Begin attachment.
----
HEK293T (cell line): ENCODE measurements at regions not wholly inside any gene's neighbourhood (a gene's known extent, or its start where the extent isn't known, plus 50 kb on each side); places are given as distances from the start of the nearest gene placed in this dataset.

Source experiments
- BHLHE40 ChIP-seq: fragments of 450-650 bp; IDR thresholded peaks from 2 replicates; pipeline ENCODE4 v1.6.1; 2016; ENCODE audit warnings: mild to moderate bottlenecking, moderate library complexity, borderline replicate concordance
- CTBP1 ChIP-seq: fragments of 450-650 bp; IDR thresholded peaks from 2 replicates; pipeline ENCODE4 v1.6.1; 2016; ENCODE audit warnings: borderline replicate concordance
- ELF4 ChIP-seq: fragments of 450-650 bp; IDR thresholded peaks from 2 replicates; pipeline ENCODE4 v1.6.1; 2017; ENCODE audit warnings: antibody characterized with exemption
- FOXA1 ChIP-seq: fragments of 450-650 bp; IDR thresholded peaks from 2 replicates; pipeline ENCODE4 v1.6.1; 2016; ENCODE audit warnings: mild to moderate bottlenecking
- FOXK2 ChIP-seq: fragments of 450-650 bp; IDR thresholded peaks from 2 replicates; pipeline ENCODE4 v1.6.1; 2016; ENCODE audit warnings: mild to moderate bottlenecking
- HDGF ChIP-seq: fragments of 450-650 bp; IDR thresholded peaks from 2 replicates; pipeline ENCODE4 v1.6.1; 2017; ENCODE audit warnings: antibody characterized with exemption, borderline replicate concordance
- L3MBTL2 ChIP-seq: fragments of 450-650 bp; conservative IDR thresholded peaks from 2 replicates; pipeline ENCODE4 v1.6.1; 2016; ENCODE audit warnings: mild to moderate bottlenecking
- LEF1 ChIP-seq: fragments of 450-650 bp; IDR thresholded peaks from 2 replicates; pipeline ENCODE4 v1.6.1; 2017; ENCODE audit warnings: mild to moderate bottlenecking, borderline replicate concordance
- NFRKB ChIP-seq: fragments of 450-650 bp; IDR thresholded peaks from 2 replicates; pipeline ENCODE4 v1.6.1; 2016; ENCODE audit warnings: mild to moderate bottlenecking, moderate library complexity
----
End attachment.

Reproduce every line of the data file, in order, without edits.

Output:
HEK293T (cell line): ENCODE measurements at regions not wholly inside any gene's neighbourhood (a gene's known extent, or its start where the extent isn't known, plus 50 kb on each side); places are given as distances from the start of the nearest gene placed in this dataset.

Source experiments
- BHLHE40 ChIP-seq: fragments of 450-650 bp; IDR thresholded peaks from 2 replicates; pipeline ENCODE4 v1.6.1; 2016; ENCODE audit warnings: mild to moderate bottlenecking, moderate library complexity, borderline replicate concordance
- CTBP1 ChIP-seq: fragments of 450-650 bp; IDR thresholded peaks from 2 replicates; pipeline ENCODE4 v1.6.1; 2016; ENCODE audit warnings: borderline replicate concordance
- ELF4 ChIP-seq: fragments of 450-650 bp; IDR thresholded peaks from 2 replicates; pipeline ENCODE4 v1.6.1; 2017; ENCODE audit warnings: antibody characterized with exemption
- FOXA1 ChIP-seq: fragments of 450-650 bp; IDR thresholded peaks from 2 replicates; pipeline ENCODE4 v1.6.1; 2016; ENCODE audit warnings: mild to moderate bottlenecking
- FOXK2 ChIP-seq: fragments of 450-650 bp; IDR thresholded peaks from 2 replicates; pipeline ENCODE4 v1.6.1; 2016; ENCODE audit warnings: mild to moderate bottlenecking
- HDGF ChIP-seq: fragments of 450-650 bp; IDR thresholded peaks from 2 replicates; pipeline ENCODE4 v1.6.1; 2017; ENCODE audit warnings: antibody characterized with exemption, borderline replicate concordance
- L3MBTL2 ChIP-seq: fragments of 450-650 bp; conservative IDR thresholded peaks from 2 replicates; pipeline ENCODE4 v1.6.1; 2016; ENCODE audit warnings: mild to moderate bottlenecking
- LEF1 ChIP-seq: fragments of 450-650 bp; IDR thresholded peaks from 2 replicates; pipeline ENCODE4 v1.6.1; 2017; ENCODE audit warnings: mild to moderate bottlenecking, borderline replicate concordance
- NFRKB ChIP-seq: fragments of 450-650 bp; IDR thresholded peaks from 2 replicates; pipeline ENCODE4 v1.6.1; 2016; ENCODE audit warnings: mild to moderate bottlenecking, moderate library complexity